6. Ask a child
It doesn’t have to be someone young, really–the true requirement is that it needs to be someone with some intellectual distance from the problem, who’s able to ask probing questions. Children are just the perfect prototype.
Years ago, thieves were raiding high-end clothing stores. They’d run in, sweep all the hangers to the end of the rack, lift off an armful of expensive merchandise, and run out the door before anybody could stop them. Stores tried all kinds of things, but the thieves were organized and fast, and they kept escaping.
Finally someone suggested turning every other hanger top in an opposite direction. Half the hangers would lift off to the left, half to the right. Next time the thieves came in, they discovered that it was impossible to pull an armload of clothes off the rack quickly. Problem solved.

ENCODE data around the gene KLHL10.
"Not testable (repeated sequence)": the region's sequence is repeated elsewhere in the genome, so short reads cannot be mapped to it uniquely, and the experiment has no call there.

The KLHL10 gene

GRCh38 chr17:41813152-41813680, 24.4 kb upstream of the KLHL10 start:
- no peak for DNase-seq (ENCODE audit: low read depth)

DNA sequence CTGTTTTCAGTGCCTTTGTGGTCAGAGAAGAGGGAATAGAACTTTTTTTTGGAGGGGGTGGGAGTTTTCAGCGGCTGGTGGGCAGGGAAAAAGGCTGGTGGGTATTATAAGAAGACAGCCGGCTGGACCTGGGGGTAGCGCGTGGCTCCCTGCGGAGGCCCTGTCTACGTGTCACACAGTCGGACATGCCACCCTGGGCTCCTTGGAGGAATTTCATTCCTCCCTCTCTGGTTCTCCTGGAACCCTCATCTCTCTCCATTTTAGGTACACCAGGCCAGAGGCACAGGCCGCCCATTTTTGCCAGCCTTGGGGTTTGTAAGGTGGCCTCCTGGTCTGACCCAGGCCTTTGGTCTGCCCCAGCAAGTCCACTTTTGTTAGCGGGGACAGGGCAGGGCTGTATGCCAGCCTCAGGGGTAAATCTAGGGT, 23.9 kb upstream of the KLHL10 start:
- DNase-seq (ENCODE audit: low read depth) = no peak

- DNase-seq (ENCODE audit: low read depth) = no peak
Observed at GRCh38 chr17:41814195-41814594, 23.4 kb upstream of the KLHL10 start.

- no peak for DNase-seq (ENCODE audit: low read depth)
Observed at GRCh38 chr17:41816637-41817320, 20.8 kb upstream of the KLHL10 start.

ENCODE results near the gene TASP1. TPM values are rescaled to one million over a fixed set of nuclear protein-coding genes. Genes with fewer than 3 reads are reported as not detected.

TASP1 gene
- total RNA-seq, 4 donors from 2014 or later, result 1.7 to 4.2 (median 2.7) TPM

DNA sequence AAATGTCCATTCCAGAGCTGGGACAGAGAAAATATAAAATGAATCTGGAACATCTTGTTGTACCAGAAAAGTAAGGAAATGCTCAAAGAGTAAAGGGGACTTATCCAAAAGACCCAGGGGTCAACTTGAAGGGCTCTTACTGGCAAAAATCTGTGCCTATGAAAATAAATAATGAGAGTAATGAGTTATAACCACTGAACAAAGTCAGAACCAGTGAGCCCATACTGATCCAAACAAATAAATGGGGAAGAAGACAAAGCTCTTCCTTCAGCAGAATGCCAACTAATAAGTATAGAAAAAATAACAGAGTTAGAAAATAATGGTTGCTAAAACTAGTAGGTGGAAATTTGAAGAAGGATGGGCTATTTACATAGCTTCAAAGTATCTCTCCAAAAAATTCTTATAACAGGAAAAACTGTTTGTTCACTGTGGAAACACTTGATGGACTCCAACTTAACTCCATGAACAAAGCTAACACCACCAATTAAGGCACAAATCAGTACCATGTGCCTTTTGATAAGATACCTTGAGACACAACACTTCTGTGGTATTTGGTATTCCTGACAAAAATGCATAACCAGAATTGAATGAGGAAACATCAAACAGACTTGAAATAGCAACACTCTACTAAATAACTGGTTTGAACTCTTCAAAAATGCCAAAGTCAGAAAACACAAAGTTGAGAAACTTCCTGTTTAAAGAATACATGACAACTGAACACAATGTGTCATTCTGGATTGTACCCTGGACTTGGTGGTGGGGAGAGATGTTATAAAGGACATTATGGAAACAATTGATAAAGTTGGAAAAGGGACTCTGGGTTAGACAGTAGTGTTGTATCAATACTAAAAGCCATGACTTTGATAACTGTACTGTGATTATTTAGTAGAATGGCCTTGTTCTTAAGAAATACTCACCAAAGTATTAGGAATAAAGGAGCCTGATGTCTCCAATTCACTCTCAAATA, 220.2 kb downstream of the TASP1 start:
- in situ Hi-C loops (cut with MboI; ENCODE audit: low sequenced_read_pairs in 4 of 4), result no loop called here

And then there’s the story of the factory that went to great lengths to prevent the 1-in-a-thousand box that exited the assembly line empty. They built xray machines to check the boxes, stationed someone to monitor the xray screen continuously… I bet they felt foolish when someone bought a cheap fan and simply blew the empty boxes off the conveyor belt…
Undoubtedly, other helpful strategies can also contribute to simplicity. Like the ones I’ve listed above, they will probably have their limits. We are unlikely to discover a silver bullet–and even if we did, the arms race of our industry makes it probable that we’ll need a silver missile in the near future. It takes hard thinking, and hard work, to wrestle complexity into clean, reusable packages that fit together nicely. And it always will.
But–ah!–the beauty of well crafted minimalism…
Perhaps Leonardo da Vinci said it best: “Simplicity is the ultimate sophistication.”
Identify a metaphor that’s important to your architecture. Find at least one other metaphor that you could use to replace it. Spend 5 minutes exploring the alternate metaphor. Do you see strengths, weaknesses, opportunities, and threats to your architecture in new ways?